He's obviously done the math. Can you tell a 15kHz sine wave from a 15kHz sawtooth wave? A CD can't, because there are only three samples per crest and almost every teenager can easily hear 15kHz.

I do fault more modern engineers, though. Why does the Led Zeppelin "Presence" LP have more dynamics than the CD does? CDs have a greater dynamic range so someone must have screwed up the remix. Yes, I was disappointed when my brand new CD didn't sound as good as the old LP of the same album. Boston's was so bad the musicians complained. Zappa refused to release a digital version of their Fillmore East album until his deathbed because the quality wasn't good enough for him.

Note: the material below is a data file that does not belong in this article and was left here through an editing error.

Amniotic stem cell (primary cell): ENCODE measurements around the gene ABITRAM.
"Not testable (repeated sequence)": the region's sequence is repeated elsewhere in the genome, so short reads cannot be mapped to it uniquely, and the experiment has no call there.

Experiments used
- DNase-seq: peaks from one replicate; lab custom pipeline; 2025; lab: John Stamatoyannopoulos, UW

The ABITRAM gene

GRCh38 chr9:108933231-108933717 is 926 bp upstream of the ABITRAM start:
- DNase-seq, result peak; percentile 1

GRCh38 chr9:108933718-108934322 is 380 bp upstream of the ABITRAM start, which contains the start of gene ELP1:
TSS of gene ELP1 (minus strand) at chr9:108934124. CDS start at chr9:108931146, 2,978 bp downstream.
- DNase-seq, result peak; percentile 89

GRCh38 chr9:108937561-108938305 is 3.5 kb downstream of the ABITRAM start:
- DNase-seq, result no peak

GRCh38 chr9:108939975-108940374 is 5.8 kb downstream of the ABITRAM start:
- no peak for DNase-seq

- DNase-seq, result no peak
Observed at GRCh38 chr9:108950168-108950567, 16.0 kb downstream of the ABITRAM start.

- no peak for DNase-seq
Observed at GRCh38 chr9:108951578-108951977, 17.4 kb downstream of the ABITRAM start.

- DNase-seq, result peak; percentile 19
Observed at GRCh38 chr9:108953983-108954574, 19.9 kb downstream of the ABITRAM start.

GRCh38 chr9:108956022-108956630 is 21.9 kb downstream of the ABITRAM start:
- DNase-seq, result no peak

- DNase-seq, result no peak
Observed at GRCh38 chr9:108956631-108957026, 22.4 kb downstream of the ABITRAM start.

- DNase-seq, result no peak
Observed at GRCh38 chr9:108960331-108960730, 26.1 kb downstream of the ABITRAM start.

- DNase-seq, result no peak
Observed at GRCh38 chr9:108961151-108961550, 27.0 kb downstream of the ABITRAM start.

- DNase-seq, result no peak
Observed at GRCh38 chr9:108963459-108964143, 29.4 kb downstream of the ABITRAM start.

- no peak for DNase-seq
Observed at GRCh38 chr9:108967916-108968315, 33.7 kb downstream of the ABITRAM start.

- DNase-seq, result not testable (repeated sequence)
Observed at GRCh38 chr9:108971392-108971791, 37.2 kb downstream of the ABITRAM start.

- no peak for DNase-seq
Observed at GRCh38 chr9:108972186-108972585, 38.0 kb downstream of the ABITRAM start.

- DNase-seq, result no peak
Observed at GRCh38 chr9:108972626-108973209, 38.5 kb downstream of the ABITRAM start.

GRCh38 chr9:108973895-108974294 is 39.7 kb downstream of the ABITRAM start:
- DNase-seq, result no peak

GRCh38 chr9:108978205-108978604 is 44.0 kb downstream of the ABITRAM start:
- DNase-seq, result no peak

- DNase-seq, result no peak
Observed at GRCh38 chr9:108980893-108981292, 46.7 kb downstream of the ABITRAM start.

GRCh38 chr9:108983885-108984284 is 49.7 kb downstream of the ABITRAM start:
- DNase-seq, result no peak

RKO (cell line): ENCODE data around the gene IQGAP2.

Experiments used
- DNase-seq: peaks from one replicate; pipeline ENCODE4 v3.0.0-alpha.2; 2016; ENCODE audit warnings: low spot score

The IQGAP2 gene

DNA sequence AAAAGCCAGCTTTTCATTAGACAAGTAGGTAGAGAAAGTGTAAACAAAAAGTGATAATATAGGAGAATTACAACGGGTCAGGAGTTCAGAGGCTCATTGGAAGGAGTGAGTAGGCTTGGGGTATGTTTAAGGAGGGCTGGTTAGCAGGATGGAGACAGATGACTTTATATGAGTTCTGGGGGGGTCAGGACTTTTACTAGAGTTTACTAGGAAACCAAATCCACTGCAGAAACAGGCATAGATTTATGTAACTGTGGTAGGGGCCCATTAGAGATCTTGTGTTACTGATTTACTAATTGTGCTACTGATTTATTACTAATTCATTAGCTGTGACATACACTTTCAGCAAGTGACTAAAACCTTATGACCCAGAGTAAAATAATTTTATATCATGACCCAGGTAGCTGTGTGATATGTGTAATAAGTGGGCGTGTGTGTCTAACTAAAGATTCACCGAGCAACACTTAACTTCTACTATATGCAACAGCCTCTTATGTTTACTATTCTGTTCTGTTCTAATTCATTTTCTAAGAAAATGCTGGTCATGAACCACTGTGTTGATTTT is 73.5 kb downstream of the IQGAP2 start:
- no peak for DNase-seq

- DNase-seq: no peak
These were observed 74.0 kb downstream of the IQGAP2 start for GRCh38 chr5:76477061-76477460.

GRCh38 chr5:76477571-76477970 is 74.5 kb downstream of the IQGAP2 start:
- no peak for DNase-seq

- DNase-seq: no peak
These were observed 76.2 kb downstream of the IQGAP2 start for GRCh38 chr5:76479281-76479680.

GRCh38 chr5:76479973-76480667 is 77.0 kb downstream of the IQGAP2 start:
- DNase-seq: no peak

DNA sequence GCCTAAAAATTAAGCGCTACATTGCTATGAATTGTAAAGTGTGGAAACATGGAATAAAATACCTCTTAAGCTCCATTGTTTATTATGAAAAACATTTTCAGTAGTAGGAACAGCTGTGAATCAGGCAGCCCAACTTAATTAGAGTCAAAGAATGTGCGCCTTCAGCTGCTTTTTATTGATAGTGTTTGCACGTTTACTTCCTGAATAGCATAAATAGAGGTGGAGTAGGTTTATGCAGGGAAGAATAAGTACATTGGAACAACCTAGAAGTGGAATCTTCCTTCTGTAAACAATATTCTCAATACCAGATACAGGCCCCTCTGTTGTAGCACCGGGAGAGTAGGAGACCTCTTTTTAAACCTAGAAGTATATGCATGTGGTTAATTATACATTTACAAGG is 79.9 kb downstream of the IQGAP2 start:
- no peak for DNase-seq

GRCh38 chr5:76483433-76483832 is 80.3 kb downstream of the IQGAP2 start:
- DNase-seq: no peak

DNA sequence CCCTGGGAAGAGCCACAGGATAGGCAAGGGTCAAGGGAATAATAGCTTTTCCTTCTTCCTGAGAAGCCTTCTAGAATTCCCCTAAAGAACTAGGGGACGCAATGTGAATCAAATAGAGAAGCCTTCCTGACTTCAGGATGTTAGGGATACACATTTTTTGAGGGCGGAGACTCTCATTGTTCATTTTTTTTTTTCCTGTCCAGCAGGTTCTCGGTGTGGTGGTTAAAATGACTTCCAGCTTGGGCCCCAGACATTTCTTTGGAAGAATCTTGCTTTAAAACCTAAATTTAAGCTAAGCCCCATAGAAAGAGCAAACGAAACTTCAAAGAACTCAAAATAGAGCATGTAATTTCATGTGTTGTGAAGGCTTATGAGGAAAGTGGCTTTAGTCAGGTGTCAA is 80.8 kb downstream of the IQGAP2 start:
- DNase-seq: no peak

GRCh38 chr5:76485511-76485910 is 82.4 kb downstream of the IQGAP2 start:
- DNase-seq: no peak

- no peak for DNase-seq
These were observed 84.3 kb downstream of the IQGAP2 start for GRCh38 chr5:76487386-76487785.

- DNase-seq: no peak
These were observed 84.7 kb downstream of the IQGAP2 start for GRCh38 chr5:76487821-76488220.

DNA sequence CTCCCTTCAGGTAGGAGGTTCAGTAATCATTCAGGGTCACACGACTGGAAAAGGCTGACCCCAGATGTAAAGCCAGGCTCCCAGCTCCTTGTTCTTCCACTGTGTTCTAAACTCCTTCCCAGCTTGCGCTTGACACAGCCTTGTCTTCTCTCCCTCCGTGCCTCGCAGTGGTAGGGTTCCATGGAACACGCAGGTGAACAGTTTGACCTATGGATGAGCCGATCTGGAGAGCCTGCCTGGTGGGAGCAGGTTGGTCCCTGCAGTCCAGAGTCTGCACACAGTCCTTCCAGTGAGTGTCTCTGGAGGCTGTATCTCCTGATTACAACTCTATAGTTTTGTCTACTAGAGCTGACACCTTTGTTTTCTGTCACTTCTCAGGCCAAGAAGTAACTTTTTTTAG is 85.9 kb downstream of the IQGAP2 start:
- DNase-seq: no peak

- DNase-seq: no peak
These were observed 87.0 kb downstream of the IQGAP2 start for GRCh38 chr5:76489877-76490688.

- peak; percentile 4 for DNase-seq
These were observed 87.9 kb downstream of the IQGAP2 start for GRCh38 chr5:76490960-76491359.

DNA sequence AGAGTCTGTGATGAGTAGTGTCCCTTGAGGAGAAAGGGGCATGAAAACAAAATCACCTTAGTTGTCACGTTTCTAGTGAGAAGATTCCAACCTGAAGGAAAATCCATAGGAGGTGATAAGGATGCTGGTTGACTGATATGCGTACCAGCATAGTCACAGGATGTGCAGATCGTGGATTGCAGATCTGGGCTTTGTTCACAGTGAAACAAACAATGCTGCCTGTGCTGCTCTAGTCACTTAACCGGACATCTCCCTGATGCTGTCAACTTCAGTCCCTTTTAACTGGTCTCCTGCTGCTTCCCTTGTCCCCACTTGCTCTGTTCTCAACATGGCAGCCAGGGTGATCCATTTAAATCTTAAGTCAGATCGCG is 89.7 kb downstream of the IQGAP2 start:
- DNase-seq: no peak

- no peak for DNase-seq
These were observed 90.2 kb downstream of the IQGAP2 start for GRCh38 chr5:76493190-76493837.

Comment Re:how can you not play an audio file? (Score 3, Interesting) 440

its not like the old days when devices were dumb and we had new physical formats for every music generation.

The "having new physical formats" is a relatively recent thing. From 1894 for the next hundred years phonographs changed little, and it was always backwards-compatible. When it changed from 78 RPM to 33.3 and 45, newer players would still play the old 78s. When stereo was introduced the new stereo records would play on old monophonic players with both channels playing through its one speaker. The design was engineered that way. A monophonic record had the up and down motions translated to sound, while a stereo record had both channels in the up and down motion and a single channel in the sideways motion, which combined with the up and down signal filtered that channel out through destructive interference.